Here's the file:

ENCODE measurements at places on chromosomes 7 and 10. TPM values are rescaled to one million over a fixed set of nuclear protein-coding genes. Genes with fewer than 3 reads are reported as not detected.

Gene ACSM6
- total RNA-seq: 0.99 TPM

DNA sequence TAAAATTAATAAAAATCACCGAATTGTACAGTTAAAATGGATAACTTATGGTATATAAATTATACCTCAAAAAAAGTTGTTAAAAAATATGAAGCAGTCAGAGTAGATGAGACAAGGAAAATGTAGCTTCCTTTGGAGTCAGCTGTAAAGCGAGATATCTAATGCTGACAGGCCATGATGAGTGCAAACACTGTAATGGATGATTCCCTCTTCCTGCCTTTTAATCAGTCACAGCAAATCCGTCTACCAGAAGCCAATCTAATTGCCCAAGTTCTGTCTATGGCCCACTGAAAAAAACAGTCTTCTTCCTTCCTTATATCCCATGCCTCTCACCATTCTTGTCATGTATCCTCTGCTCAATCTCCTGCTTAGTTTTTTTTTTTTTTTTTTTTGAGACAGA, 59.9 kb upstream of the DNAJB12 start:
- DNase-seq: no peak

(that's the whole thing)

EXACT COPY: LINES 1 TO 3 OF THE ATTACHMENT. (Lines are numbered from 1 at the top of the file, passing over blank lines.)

ENCODE measurements at places on chromosomes 7 and 10. TPM values are rescaled to one million over a fixed set of nuclear protein-coding genes. Genes with fewer than 3 reads are reported as not detected.

Gene ACSM6
- total RNA-seq: 0.99 TPM